Web MD says, “GABA is taken by mouth for relieving anxiety, improving mood, reducing symptoms of premenstrual syndrome (PMS), and treating attention deficit-hyperactivity disorder (ADHD). It is also used for promoting lean muscle growth, burning fat, stabilizing blood pressure, and relieving pain.”
5-hydroxytryptophan is an amino acid that is the active intermediate between L-Tryptophan and serotonin. Serotonin supports sleep, mood, appetite, temperature balance, and pain sensations.
It’s a chemical by-product of the protein building block L-tryptophan, but it can also be produced commercially from the seeds of an African plant known as Griffonia simplicifolia.
Web MD says 5-HTP is used for sleep disorders such as insomnia, depression, anxiety, migraine and tension-type headaches, fibromyalgia, obesity, premenstrual syndrome (PMS), premenstrual dysphoric disorder (PMDD), attention deficit-hyperactivity disorder (ADHD), seizure disorder, and Parkinson's disease.
Another natural and helpful amino acid is L-theanine, also known as a building block for proteins. It’s found in green tea, but you’d have to drink a lot of tea to get the benefits. So it’s easier to take in a supplement, without the caffeine.
Theanine has a chemical structure similar to glutamate, an amino acid that occurs naturally in the body and helps transmit nerve impulses in the brain.
L-theanine helps with sleep because it calms you down, but it can also calm you during the day without causing drowsiness.
So most users say that L-theanine will help you sleep better at night, yet feel relaxed, more focused, and alert during the day.
Taking L-theanine can provide a sense of calm during your work day to help you manage stress and think clearly under pressure.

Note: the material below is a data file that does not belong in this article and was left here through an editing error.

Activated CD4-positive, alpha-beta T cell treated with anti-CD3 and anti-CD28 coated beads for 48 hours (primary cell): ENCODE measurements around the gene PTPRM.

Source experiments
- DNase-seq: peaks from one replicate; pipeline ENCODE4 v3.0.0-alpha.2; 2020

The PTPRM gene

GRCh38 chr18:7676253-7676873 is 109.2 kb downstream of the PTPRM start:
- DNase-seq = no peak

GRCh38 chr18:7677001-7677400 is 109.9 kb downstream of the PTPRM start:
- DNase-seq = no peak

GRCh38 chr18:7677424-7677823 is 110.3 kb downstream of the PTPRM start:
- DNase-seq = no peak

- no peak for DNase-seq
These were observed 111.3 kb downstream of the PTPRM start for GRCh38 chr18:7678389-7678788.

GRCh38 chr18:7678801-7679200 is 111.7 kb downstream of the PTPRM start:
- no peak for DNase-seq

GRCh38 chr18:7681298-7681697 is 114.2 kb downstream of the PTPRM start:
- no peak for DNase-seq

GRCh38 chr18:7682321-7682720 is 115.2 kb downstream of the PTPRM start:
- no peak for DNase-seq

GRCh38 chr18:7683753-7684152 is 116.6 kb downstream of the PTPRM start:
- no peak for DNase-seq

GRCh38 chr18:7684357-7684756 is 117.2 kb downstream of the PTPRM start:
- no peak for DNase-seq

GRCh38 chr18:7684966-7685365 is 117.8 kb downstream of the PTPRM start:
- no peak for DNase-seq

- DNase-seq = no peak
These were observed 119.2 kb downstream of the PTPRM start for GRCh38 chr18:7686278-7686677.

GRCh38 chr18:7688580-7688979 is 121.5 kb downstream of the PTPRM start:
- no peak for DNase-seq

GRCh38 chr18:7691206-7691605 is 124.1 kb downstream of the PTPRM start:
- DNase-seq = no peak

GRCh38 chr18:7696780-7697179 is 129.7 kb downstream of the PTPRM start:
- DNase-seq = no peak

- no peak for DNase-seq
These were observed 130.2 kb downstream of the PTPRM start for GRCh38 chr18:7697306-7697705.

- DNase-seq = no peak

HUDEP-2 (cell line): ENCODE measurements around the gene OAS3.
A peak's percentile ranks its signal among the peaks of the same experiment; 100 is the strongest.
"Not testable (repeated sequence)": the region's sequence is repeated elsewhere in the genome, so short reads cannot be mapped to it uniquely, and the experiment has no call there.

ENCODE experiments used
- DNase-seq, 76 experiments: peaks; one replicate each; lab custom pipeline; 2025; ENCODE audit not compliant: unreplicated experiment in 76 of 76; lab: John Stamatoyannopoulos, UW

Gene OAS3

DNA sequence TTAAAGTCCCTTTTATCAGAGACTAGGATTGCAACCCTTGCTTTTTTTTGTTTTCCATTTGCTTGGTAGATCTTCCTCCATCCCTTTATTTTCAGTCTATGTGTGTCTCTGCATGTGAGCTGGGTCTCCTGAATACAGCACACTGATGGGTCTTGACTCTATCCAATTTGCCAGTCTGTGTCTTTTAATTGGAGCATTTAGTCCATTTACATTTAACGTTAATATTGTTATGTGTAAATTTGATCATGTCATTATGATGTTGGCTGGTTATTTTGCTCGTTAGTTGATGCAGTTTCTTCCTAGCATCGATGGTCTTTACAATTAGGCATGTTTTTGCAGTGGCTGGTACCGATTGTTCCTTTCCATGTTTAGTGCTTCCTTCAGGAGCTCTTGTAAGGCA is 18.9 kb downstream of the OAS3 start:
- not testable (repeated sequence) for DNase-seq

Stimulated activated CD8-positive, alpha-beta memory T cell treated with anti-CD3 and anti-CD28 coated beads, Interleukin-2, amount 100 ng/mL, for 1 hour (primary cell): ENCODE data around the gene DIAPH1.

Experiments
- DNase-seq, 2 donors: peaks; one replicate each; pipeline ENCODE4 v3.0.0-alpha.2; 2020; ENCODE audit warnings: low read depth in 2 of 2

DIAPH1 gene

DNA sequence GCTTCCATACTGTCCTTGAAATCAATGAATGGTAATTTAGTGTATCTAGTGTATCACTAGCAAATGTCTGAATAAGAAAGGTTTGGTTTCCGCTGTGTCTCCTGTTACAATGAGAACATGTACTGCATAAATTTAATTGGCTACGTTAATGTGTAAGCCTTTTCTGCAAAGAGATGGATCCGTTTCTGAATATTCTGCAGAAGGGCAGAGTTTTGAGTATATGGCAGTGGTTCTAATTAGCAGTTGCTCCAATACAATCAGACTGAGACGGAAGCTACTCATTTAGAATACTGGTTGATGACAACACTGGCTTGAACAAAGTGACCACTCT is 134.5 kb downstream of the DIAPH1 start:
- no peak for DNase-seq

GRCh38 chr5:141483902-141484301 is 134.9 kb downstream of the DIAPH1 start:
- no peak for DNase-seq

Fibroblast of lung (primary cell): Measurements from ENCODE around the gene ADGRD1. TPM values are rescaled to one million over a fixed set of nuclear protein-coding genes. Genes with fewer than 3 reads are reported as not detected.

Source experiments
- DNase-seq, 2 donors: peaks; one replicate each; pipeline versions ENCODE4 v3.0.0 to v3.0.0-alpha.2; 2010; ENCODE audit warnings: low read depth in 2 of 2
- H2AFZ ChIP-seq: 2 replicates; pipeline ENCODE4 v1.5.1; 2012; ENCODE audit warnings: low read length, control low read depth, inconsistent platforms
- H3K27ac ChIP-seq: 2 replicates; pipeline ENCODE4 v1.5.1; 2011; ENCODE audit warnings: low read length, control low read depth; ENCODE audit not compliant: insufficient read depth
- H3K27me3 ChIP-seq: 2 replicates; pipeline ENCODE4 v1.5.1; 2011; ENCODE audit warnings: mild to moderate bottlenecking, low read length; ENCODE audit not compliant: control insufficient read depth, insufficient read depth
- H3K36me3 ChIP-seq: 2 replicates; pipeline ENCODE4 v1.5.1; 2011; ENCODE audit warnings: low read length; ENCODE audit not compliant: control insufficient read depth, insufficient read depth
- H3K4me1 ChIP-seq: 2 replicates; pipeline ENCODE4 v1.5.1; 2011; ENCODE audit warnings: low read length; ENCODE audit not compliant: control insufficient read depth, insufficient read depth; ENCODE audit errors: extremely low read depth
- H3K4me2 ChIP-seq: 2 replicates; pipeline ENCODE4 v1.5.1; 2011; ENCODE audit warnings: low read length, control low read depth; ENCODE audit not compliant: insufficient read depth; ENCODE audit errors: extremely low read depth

A study published in the Journal of Clinical Psychiatry found that L-theanine decreased anxiety and improved symptoms in people with schizophrenia.
It can still help others with anxiety of all kinds, and it offers other health benefits as well.
When you combine all of these powerful herbal remedies into a capsule, you get the benefits of all the ingredients without drinking five or ten cups of tea.
It makes it easy to feel calm and rejuvenated at the same time, while avoiding caffeine.
You can find many of these herbs in blends such as Nutrition Blend’s Inner Peace formula. It combines the power of 18 natural ingredients to help you feel relaxed and rejuvenated.
The Inner Peace Formula contains the natural herbs and ingredients listed in this article plus:
Learn more at www.nutritionblends.com.
“Eight Herbs for Calm” The Alchemists Kitchen.
Nobre AC, Rao A, Owen GN.L-theanine, a natural constituent in tea, and its effect on mental state. Asia Pac J Clin Nutr. (2008)
Juneja et al. Trends in Food Science & Tech 1999;10;199-204.
Kimura K, et al.L-Theanine reduces psychological and physiological stress responses. Biol Psychol. (2007)
l-Theanine as a Functional Food Additive: Its Role in Disease Prevention and Health Promotion. https://www.mdpi.com/2306-5710/2/2/13/htm
Neuropharmacological Review of the Nootropic Herb Bacopa monnieri. https://www.ncbi.nlm.nih.gov/pmc/articles/PMC3746283/
“Mucuna Pruriens: The Mood-Boosting Productivity Pill You’ve Been Looking For.” https://blog.bulletproof.com/mucuna-pruriens-dopa-bean/
The Magic Velvet Bean of Mucuna pruriens. https://www.ncbi.nlm.nih.gov/pmc/articles/PMC3942911/